by Billy Ingram
In 1970, after several successful years as a nightclub comedian and frequent Ed Sullivan Show guest, Richard Pryor grew tired of doing what he called "white bread humor" and walked off the stage during a show at the Aladin Hotel in Las Vegas and away from a career that had been building for several years. The comic moved to Berkeley, California, where he discovered the writings of Malcolm X and began developing edgier material. He also developed a cocaine habit. He reflected on that time in the '70s: "I'd take the dope and pretend I was Miles Davis. But I couldn't have been a junkie because when I wanted to stop, I stopped on a dime." (We all know that didn't turn out to be true!)
A string of hit movies (Silver Streak, Greased Lightning) and comedy albums in the mid-'70s made Richard Pryor a superstar.
On May 5, 1977, Pryor hosted a brilliant special on NBC featuring guests LaWanda Page, John Belushi, The Pips (who performed a medley of their hits without any lead vocals), and a powerful dramatic performance by poet Maya Angelou. Pryor played his drunk "Willie" character, "Idi Amin Dada," and a money grubbing television evangelist "Reverend James L. White" who gets donation phones ringing off the hook when he announces they're collecting money for a "Back to Africa" campaign.
The segment with Maya Angelou may be one of the most profound moments in television history. Starting out as a very funny comedy skit with "Willie" getting into a drunken brawl in a bar, the piece suddenly takes a harrowing (and enlightening) turn when Willie stumbles home to his anguished wife (Angelou). This is something you have to see for yourself, truly one of those moments that remind you of the power television can have.
The special was a critical and ratings smash. Pryor's appearances on Saturday Night Live had been numeric gold for the network as well, so NBC programmers pondered the unthinkable—giving the most militant and sexually-suggestive comedian of the decade his own weekly television series.
NBC only gave the star a ten-week contract, in part because there hadn't been a successful variety show launched in over five years. For reasons only a network executive could divine, The Richard Pryor Show was scheduled on Tuesday nights at 8:00 p.m., opposite Happy Days and Laverne and Shirley. Why would NBC put their most controversial and adult star on during the "Family Hour" when they specifically promised the comic during negotiations that his show wouldn't start before 9:00 p.m.? You tell me.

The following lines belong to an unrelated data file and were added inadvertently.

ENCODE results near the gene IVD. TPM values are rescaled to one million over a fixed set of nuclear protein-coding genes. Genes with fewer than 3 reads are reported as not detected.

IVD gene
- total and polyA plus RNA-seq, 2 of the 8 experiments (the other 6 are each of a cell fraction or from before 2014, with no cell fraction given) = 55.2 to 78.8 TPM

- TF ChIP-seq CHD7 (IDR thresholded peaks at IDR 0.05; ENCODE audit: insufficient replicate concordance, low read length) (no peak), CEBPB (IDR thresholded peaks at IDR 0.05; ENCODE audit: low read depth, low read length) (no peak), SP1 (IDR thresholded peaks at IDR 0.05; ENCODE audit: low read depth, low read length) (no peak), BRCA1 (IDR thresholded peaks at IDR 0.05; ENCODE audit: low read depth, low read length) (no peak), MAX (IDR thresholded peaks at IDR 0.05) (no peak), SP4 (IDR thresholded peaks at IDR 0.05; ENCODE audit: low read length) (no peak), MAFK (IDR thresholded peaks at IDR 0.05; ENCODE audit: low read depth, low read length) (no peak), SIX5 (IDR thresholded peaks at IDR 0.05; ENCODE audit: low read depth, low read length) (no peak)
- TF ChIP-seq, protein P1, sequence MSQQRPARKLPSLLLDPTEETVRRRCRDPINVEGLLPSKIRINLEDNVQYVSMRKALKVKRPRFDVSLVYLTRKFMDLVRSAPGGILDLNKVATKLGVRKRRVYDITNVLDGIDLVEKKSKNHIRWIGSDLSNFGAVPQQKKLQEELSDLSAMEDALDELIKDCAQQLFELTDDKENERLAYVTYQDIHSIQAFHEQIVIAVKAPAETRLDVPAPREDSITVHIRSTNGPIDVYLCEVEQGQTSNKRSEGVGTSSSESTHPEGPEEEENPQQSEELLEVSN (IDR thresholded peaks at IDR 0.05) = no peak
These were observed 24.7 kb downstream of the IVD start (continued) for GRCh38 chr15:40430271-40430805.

Reduced to tears, the comedian told his new staff, "I don't want to be on TV. I'm in a trap. I can't do this." The dumbstruck writers tried to convince him that he could do something special on television and labored for days trying to convince him to change his mind and go forward. Pryor eventually agreed to do four shows but not the ten that he originally signed for.
A great roster of supporting players was assembled for the variety hour: Sandra Bernhardt, Robin Williams, Marsha Warfield, Victor DeLapp, Jimmy Martinez, Tim Reid, Paul Mooney, Argus Hamilton, and "Detroit" John Witherspoon. The show was produced by John Moffitt and Rocco Urbisci for Burt Sugarman Productions and there would be no major guest-stars.
TROUBLE STARTS FOR RICHARD PRYOR
Battles with the network censors began as soon as production started. Pryor was unnerved to find out, after signing his lucrative contract with the network, that he wouldn't be given free rein to do whatever he wanted.
"It's bullshit, there's no other word for it—and lots of it. I think they hire people, about six thousand of them, to do nothing but mess with people." The frustrated star told Ebony magazine in 1977, "The problem with censors is that they don't like for people to communicate. I think it is on purpose and very political. A lot of silly stuff went down about anything I tried to do. It was just frustrating."
To spoof the situation he found himself in, Richard Pryor appeared at the beginning of his first show stating firmly that he will never be compromised. When the camera pulled back, you saw he was naked (actually wearing a bodystocking) and his dick was missing. NBC ordered the "offensive" scene removed, so it ran instead on the evening news on all three networks. More people saw that "censored" clip on the news than ever saw The Richard Pryor Show itself. Another skit on the first episode that caused some flack had Pryor playing a flamboyant rock singer who machine guns his all-white audience to death.
The controversy didn't stop there. The second episode featured a long, slow sequence with a woman describing a lesbian experience in the park. One of the most revealing moments of the series came during the final show. Part of that episode was done like a "roast," only there were no guest celebrities to fling insults at the host, just the supporting cast. It was a long, tense television moment as the regulars either kissed Pryor's ass or burnt their bridges behind them. The pained host just gazed downward much of the time, rarely looking up or sincerely laughing. This did not appear to be a happy group.